Clinical Medicine Research

ISSN Online: 2326-9057 ISSN Print: 2326-9049

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Volume 4, Issue 3-1, May 2015

  • Authors: Antwi W. K., Gawugah J. N. K., Kyei K. A., Opoku S. Y., Arthur L., Anim Sampong S., Ofori E. Batsa S.

    Abstract: Background: Protocols provide a baseline for audit opportunity as well as evidence for clinical governance, since the use of protocols ensure compliance with documented scope of professional practice. Objectives: We determined the existence and variations of radiographic protocols for radiographic examinations of axial and appendicular skeleton in X-ray departments within the Accra Metropolis and also to establish whether there were variations in the projections taken among the departments for these examinations. Methods: A questionnaire containing mostly open ended question, was given to the radiographers who were in-charge of the departments and those in charge of the various clinical rooms of the selected hospitals and polyclinics to complete. Codes were assigned each of the departments, the examinations and the sets of projections indicated for the examinations. The data gathered was analyzed using SPSS version 16 software and presented in tabular and graphical forms. Results: In all eight X-ray departments were studied. Majority (80%) of the respondents indicated having protocols. All respondents agreed to the technical fact that examination protocols must be written and documented and copies made available in all clinical rooms. Conversely, only 20% of the respondents representing 25% of the departments surveyed had examination protocols document. Conclusion: Radiographic examination protocols were lacking in most departments. There was lack of understanding among Radiographers in the departments without protocols about the concept of examination protocols and so confused it with radiographic technique. The absence of protocols led to variations in the projections taken among the departments. It also negated the radiographers’ knowledge of radiographic techniques through the choice of wrong projections for some of the examinations, affecting the examination results and hence patient outcome.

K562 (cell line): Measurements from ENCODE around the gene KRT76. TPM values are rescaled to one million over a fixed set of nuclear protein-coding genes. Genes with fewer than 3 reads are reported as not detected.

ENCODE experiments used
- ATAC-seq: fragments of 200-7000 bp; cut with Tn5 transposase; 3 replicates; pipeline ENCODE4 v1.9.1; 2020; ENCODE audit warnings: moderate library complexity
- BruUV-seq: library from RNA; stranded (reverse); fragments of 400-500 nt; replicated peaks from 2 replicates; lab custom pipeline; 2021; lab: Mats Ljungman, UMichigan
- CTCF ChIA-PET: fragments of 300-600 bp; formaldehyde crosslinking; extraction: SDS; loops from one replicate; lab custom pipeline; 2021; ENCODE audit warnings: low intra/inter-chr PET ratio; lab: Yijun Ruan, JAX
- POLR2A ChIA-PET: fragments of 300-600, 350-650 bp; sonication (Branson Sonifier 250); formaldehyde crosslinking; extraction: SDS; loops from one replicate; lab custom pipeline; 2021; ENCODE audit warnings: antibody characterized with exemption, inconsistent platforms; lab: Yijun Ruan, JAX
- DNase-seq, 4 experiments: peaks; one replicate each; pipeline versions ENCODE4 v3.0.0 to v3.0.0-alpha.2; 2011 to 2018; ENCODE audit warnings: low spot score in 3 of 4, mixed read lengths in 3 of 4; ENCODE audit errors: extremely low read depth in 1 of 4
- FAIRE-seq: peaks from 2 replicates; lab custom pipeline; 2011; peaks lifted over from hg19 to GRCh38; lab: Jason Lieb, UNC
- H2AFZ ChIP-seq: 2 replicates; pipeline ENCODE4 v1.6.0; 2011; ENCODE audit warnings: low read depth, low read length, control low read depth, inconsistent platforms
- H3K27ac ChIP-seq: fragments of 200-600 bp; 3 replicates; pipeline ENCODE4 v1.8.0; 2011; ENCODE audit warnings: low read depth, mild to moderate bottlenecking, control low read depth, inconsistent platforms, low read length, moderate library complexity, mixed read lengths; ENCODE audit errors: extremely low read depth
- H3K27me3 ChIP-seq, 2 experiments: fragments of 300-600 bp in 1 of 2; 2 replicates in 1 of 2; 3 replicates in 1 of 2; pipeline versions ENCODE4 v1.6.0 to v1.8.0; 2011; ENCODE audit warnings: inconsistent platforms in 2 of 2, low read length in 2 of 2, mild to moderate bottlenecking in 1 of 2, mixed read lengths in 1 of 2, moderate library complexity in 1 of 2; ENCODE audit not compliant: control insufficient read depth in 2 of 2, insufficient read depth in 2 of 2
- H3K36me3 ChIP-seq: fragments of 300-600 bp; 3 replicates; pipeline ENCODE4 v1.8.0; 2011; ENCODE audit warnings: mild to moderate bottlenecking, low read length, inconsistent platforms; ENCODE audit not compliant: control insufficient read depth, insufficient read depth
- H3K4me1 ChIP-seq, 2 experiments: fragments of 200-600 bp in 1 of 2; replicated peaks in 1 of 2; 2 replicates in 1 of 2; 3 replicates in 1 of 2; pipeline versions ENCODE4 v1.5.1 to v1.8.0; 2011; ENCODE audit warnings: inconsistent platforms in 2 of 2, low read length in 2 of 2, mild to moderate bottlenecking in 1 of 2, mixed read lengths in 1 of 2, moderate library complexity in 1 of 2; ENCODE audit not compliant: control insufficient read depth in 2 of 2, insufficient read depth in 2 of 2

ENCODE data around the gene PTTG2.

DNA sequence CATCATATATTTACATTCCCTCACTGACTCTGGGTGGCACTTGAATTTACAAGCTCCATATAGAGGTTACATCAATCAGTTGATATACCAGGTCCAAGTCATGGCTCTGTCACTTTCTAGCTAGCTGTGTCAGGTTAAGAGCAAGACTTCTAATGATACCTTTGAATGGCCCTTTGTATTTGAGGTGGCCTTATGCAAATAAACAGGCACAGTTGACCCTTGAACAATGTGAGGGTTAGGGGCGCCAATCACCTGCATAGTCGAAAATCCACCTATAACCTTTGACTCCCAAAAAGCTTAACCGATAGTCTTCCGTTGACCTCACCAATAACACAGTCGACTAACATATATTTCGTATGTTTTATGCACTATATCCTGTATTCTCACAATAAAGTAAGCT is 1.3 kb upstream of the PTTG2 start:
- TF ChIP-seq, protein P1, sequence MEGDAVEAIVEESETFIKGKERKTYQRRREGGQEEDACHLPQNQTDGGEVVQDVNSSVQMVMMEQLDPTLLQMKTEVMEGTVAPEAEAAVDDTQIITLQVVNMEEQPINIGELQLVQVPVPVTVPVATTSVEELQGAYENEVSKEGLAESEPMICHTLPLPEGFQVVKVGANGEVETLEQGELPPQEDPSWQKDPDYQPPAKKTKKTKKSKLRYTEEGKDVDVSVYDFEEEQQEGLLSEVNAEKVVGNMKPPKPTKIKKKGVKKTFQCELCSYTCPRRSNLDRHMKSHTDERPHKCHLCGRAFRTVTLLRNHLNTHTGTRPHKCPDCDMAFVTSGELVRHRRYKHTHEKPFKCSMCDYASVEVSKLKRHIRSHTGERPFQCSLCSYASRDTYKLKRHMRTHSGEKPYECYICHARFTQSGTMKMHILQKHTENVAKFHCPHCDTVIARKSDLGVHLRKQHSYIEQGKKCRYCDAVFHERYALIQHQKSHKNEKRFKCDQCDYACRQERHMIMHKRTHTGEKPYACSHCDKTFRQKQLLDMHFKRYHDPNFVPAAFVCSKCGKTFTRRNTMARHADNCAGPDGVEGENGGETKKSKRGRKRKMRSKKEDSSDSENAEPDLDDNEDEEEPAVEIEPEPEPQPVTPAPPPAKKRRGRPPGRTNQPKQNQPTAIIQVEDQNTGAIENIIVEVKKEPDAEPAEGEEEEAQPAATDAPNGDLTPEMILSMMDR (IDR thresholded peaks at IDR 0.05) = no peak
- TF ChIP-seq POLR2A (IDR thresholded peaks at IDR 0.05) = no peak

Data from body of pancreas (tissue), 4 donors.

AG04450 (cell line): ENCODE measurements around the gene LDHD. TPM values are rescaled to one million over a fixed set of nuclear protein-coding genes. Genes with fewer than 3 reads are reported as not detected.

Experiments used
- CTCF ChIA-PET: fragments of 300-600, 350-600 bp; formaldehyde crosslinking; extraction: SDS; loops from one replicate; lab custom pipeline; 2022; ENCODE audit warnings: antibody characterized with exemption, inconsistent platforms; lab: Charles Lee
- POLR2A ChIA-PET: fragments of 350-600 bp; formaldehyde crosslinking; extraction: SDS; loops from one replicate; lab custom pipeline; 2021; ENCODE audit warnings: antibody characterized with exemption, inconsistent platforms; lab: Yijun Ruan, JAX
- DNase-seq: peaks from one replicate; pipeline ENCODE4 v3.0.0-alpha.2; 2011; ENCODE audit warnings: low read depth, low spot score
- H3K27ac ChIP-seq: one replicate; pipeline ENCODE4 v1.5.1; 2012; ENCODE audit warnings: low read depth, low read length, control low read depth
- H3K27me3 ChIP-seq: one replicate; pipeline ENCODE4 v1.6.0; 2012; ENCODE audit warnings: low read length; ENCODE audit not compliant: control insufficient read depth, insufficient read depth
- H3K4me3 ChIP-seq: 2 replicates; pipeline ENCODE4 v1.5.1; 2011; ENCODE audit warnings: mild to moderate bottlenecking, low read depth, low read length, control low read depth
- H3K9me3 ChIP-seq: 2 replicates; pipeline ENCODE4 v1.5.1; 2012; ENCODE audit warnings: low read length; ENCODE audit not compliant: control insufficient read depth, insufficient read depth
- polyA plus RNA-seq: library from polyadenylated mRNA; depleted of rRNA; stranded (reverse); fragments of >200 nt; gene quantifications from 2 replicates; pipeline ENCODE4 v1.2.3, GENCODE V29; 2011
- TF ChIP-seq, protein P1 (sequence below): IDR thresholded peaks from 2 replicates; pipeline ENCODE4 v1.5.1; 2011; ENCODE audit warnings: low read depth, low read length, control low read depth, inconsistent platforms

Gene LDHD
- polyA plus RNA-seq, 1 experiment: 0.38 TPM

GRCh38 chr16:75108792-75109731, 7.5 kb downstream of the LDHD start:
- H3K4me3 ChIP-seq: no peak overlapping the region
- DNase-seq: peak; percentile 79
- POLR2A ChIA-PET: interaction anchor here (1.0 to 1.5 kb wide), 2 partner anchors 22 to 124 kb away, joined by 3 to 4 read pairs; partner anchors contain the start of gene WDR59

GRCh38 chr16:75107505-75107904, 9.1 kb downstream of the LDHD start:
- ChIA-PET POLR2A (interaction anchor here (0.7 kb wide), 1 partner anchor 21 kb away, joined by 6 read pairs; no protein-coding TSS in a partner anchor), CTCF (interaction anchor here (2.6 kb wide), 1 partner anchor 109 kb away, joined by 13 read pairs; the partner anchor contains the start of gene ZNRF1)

Received: Jan. 30, 2015 Accepted: Jan. 30, 2015 Published: Mar. 2, 2015

    DOI: 10.11648/j.cmr.s.2015040301.11 View: Downloads:

  • Authors: Antwi W. K., Kyei K. A., Opoku S. Y.